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Rethinking long-term osteoporosis drug use

With the launch of the first prescription osteoporosis medication 15 years ago, millions of Americans with the bone-thinning disease began taking the drugs and never looked back.

But now many bone-health doctors are looking back and becoming increasingly uneasy.

In the past few years, evidence has emerged that long-term use of osteoporosis drugs — particularly the oldest class of drugs, the bisphosphonates — may do more harm than good. Some doctors are starting to tell at least some of their patients to stop taking the drugs for a time, to take a "drug holiday."

That strategy is a tough sell for consumers who have been bombarded with osteoporosis medication advertisements for years.

When osteoporosis drugs first came out, "people thought, this is a recurring disease, like high blood pressure. So why wouldn't you treat it for the rest of their lives?" said Dr. Richard Eastell, an expert in bone metabolism at the University of Sheffield in Britain who spoke about the issue late last year at the annual meeting of the American Society for Bone and Mineral Research. "But there are now some anxieties with long-term use."

REASONS FOR CAUTION

Several factors are merging to usher in a new era of caution surrounding the medications. One is the simple acknowledgment that some people are approaching 10 to 15 years of continuous use.

"Worldwide, it's a commonly discussed question as to how long you should go on with these treatments," Eastell said. "Beyond 10 years, we have no knowledge of how these treatments work."

Added to that, several potential risks from long-term use have recently arisen.

In rare cases, people taking bisphosphonates — which include Fosamax, Boniva, Actonel and Reclast — can develop jaw necrosis, a condition in which the jawbone begins to deteriorate. And a study published in September in BMJ, the British Medical Journal, found that people who take bisphosphonate drugs for several years have a slightly higher risk of developing esophageal cancer.

Experts don't know why the drugs would increase the cancer risk, although the drugs have been known to irritate the esophagus in some people.

Of most concern, however, is that long-term bisphosphonate users can develop rare and unusual fractures in the thigh bone, or femur. A 2008 study first linked long-term use of the medications to femur fractures, and other research has confirmed the link. On Oct. 13, the Food and Drug Administration announced it will now require bisphosphonate drugs to carry information on their labels describing the risk of rare femur fractures.

Without a lot of clear scientific evidence to guide them, doctors are debating how long people should take bisphosphonates and whether occasional drug holidays are a good idea.

HOW BISPHOSPHONATES WORK

Bones grow and change. After reaching peak bone mass in the early or mid 20s, bone density begins to decline because old bone is lost faster than new bone is made. This process speeds up in midlife, especially after menopause in women.

Bisphosphonates work by preventing the body from reabsorbing bone. They slow bone loss but also interfere with the natural bone-remodeling cycle, the process by which old bone is continually broken down and new bone is fashioned to replace it. This interference, it's thought, lies behind the unusual fracture risk. And some bone specialists think that leaving bones free of drugs for a year or more in people with osteoporosis allows the bone-remodeling process to kick in again.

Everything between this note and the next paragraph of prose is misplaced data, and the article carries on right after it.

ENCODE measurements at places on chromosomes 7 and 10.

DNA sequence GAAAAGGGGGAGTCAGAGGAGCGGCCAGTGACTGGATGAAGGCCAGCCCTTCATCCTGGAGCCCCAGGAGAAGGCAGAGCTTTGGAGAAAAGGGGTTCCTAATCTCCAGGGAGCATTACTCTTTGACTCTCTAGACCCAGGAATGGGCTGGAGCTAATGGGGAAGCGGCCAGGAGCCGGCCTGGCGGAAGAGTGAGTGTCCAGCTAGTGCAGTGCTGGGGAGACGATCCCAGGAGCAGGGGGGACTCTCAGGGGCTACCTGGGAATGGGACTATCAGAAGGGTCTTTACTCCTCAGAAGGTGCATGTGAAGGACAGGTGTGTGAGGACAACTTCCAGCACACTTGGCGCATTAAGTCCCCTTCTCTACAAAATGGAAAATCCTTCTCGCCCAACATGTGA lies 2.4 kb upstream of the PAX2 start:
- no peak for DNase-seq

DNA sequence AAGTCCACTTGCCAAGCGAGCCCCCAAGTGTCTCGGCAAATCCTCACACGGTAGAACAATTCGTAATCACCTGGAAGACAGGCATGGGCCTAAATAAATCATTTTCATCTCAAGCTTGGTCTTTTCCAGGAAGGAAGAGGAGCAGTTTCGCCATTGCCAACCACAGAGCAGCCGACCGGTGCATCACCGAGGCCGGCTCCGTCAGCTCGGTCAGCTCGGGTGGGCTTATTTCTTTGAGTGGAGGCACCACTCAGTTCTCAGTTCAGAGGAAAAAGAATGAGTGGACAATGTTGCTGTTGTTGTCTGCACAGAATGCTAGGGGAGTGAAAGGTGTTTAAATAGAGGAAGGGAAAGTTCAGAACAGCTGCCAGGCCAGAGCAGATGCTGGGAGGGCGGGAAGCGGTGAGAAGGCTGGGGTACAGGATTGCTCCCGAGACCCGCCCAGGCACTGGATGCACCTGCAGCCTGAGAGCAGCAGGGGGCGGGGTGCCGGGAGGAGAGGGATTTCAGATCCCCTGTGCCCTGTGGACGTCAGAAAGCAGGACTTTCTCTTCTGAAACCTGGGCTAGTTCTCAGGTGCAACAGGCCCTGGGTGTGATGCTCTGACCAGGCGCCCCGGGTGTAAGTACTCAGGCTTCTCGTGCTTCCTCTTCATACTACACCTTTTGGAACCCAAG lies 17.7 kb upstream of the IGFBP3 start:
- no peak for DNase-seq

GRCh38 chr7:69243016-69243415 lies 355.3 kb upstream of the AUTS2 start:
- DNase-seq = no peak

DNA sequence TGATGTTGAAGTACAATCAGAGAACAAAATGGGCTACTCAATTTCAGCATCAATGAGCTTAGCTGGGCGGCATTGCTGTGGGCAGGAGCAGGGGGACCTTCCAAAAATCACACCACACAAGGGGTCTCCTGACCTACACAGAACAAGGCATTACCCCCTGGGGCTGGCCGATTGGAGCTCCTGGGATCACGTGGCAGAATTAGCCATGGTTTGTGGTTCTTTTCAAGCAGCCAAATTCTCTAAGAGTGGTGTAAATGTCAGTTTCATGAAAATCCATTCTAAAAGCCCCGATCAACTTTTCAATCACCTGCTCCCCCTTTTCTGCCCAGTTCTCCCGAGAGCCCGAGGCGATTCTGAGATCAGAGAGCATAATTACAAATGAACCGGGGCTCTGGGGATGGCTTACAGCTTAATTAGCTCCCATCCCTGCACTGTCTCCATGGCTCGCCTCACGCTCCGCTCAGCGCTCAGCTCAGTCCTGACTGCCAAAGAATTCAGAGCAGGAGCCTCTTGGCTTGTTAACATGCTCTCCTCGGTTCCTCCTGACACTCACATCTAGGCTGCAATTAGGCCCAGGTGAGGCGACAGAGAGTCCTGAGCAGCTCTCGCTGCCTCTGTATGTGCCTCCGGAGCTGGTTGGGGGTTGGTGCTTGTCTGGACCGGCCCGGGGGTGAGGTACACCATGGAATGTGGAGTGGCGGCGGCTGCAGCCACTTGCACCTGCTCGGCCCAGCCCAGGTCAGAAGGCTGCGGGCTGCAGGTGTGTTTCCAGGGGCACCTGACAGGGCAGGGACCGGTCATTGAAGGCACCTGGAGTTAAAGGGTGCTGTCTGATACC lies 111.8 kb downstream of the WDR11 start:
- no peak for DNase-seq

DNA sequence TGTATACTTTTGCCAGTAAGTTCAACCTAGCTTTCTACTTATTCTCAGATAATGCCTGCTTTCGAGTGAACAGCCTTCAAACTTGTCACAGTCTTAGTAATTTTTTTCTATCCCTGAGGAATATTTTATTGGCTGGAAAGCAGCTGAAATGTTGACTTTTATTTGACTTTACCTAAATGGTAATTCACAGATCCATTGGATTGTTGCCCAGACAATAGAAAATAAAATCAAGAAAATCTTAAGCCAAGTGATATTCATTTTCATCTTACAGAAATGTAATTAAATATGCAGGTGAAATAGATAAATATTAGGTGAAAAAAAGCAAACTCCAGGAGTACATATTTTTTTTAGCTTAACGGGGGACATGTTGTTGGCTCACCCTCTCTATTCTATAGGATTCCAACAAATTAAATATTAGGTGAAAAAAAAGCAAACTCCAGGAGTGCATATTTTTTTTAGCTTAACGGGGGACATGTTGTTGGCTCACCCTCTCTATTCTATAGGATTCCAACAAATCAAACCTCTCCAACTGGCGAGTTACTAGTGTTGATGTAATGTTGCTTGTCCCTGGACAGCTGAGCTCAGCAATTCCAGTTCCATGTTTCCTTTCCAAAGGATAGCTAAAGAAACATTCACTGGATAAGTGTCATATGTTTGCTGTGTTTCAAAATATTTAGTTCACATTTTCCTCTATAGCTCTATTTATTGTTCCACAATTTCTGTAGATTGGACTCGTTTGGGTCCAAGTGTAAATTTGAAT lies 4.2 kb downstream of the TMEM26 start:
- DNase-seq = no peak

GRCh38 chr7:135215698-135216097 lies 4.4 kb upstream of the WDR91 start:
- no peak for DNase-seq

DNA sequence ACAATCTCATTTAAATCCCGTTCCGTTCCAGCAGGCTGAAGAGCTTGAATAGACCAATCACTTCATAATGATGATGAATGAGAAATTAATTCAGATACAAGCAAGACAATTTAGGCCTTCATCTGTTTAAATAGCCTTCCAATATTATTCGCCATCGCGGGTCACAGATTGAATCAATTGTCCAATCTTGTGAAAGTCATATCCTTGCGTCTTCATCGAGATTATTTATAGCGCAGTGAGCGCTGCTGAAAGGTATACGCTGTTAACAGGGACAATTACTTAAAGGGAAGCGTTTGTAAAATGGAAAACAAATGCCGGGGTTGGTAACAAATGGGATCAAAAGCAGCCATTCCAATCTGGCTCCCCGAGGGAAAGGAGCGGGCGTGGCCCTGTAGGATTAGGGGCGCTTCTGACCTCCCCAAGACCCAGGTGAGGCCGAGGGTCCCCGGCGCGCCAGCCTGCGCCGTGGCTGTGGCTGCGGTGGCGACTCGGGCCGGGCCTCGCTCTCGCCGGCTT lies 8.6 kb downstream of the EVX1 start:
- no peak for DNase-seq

Drug holidays may also be justified, these specialists say, because bisphosphonate medications remain in bone tissue for a year or two after people stop taking them. "To give high doses indefinitely is not what you want to do," said Dr. Ian Reid, an endocrinologist and bone expert at the University of Auckland in New Zealand. "After five years, it's a good time to reassess. If the bones don't show osteoporosis, we typically stop the drug and monitor bone density.''

CLEAR BENEFITS

Doctors are pulling back from prescribing osteoporosis medications for people who have some bone loss but do not meet the diagnostic criteria for osteoporosis, said Dr. Felicia Cosman, clinical director of the National Osteoporosis Foundation. This milder condition is sometimes referred to as osteopenia.

"It's ironic that many of these cases of femur factures were in women with mild bone loss who probably should not have been on these drugs," Cosman said. "We probably used too many bisphosphonates in too many women for too many years. But it's not that we should stop it in everyone. The therapy has to be individualized."

The osteoporosis drug market was valued at $9.6 billion last year and is expected to double within 10 years.

Still, under-use of osteoporosis drugs remains a bigger problem than overuse, Cosman said. One large study of osteoporosis patients found almost half had stopped taking their medications within a year after diagnosis.

"It's been difficult to convince people to take drugs," she said. "Now some are more skeptical that these drugs are providing the benefits that we said they did. We need to be clear that a two- to five-year course of these drugs saves fractures, pain, disability and life. There is just no question about that."

Rethinking long-term osteoporosis drug use 01/14/11 [Last modified: Friday, January 14, 2011 3:30am]
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